Here again is much divine wisdom on display. These are deep truths he speaks of because again, when rights become automatic handouts given in exchange for little or nothing from the recipient, the end result is disempowerment. When nothing must be earned, there is a decline in the need for action. When useful work, striving for excellence, and employing initiative and creativity to excel are the engines of human progress, to have the major engine of society revert to offering handouts of rights, privileges, goods and services from a central authority leaves no room for individuality of expression, lifestyle, or skill-building growth and ingenuity.
What good are rights if they are automatic dispensations, given unilaterally from a powerful authority who governs everything about your life, when the individual is not free to express their own soul’s yearnings, perhaps in novel ways and with the possibility perhaps of reward from others for offering something new independently, because they can? That is the essence of the capitalist ideal. It is seen as unfair by some that the race goes to the swift, but those who strive for more, to do better, to reach a state of excellence, will indirectly raise up others by raising standards, showing new possibilities for accomplishing things in new ways, and to a greater extent than ever before. All will benefit in the end from improved functioning of society. The possibility of reward is a great incentive not only for the inspired innovator but for others who seek what they can accomplish, and may well throw in their lot to support them in some way, to join an organization they have and add their own muscle and intellectual capabilities working towards a larger goal.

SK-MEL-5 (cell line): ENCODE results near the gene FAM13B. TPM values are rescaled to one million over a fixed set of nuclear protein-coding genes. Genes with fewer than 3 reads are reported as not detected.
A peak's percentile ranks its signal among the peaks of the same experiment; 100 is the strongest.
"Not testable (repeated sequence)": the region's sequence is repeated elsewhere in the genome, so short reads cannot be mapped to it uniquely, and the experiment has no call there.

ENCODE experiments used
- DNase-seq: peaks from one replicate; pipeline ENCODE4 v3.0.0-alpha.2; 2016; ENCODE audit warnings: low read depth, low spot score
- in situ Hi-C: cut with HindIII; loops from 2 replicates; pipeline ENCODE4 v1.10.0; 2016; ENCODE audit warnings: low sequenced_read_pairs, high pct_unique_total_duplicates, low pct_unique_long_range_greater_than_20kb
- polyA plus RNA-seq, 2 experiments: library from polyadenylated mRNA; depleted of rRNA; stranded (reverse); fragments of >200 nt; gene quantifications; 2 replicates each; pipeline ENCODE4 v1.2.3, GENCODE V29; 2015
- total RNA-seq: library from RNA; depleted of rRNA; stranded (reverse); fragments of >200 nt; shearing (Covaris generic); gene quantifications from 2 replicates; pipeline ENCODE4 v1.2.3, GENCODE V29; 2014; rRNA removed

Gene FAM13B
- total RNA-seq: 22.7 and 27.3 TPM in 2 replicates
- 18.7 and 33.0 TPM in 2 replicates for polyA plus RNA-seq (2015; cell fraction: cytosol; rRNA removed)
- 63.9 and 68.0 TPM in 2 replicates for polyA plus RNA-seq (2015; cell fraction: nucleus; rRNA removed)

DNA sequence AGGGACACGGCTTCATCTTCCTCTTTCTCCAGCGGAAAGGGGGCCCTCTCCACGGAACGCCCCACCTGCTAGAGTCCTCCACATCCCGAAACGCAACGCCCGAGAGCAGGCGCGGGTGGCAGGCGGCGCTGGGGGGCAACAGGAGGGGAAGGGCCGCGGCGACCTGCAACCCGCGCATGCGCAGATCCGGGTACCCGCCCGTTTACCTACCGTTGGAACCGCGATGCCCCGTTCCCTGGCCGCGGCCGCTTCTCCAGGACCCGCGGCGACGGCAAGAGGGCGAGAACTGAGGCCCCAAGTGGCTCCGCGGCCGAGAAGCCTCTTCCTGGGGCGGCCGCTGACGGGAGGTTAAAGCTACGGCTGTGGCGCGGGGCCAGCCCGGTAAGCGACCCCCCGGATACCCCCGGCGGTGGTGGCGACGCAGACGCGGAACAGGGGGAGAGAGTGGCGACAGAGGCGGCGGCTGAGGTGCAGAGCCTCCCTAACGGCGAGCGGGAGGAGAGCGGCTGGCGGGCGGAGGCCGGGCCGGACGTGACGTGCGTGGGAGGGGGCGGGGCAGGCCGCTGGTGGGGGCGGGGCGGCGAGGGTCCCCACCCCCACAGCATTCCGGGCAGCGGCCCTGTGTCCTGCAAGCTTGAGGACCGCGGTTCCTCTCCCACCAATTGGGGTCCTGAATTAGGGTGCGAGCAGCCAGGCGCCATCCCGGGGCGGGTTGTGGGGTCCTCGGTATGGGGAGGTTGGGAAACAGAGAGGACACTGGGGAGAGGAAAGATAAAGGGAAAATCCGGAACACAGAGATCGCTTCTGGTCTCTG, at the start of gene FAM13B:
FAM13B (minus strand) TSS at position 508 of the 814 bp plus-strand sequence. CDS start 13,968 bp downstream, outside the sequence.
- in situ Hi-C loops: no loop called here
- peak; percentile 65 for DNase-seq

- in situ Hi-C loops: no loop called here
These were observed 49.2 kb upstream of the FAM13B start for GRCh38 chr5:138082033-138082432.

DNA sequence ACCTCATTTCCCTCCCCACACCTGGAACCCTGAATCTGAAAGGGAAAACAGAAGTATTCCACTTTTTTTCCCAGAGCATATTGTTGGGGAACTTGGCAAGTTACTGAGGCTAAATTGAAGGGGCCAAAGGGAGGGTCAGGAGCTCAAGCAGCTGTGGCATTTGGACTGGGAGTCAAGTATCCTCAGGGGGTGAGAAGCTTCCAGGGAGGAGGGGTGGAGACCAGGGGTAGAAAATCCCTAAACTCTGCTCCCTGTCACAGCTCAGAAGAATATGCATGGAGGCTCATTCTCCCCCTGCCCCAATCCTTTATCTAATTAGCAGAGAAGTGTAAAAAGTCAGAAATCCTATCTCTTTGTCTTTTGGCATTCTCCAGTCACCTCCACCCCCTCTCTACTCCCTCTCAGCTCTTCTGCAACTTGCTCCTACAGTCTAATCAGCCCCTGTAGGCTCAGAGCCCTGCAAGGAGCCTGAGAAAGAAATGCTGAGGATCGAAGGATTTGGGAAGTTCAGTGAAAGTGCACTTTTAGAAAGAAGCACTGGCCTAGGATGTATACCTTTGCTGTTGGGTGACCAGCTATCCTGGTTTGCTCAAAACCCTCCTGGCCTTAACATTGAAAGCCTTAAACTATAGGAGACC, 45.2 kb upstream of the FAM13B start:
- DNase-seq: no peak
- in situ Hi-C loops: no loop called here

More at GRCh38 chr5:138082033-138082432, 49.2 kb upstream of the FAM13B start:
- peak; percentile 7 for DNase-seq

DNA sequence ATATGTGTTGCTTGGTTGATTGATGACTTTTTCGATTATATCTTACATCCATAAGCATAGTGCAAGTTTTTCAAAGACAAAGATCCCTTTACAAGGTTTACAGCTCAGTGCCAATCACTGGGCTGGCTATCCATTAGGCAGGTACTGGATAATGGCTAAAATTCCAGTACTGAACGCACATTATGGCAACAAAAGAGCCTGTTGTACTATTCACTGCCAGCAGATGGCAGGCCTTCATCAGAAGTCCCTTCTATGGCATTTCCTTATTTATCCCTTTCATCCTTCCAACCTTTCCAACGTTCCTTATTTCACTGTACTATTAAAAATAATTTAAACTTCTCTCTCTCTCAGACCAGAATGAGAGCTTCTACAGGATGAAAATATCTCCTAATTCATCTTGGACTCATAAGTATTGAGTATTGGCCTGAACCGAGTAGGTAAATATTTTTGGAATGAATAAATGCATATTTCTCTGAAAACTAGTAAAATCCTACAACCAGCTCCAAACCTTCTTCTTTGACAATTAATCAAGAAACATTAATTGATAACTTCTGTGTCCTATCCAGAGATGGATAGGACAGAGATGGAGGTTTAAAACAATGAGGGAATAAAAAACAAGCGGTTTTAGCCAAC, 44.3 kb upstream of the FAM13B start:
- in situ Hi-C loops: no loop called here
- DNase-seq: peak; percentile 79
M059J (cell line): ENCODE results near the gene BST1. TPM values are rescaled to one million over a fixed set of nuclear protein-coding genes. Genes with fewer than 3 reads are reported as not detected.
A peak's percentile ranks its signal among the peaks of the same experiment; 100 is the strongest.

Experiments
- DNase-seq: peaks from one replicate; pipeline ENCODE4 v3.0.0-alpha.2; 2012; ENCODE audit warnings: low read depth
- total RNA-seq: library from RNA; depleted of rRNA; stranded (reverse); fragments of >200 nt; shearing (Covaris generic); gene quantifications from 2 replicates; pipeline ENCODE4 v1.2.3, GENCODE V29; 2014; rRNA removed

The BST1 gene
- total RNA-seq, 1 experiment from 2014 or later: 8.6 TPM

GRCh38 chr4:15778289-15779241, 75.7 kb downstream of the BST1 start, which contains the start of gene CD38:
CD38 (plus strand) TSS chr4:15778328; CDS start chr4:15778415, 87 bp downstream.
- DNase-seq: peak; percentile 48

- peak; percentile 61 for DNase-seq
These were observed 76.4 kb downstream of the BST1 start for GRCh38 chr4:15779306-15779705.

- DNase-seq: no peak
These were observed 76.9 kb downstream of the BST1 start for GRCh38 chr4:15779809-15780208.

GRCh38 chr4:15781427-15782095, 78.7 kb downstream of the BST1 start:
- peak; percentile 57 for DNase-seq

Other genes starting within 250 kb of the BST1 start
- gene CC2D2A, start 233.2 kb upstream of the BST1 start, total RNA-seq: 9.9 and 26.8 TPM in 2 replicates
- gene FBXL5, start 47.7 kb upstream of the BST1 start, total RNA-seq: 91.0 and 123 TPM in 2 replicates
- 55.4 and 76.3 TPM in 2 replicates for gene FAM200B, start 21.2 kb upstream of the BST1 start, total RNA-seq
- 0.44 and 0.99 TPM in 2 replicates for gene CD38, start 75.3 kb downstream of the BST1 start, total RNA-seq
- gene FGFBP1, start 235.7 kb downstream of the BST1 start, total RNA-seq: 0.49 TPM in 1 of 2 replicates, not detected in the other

Here again, there must be freedom for such innovation to flourish. When everything is already predefined and doled out, but at a minimalist level of possible attainment, it may be seen as fair, but there is no fairness in mediocre uniformity when the divine human is capable of so much more when unfettered and set free.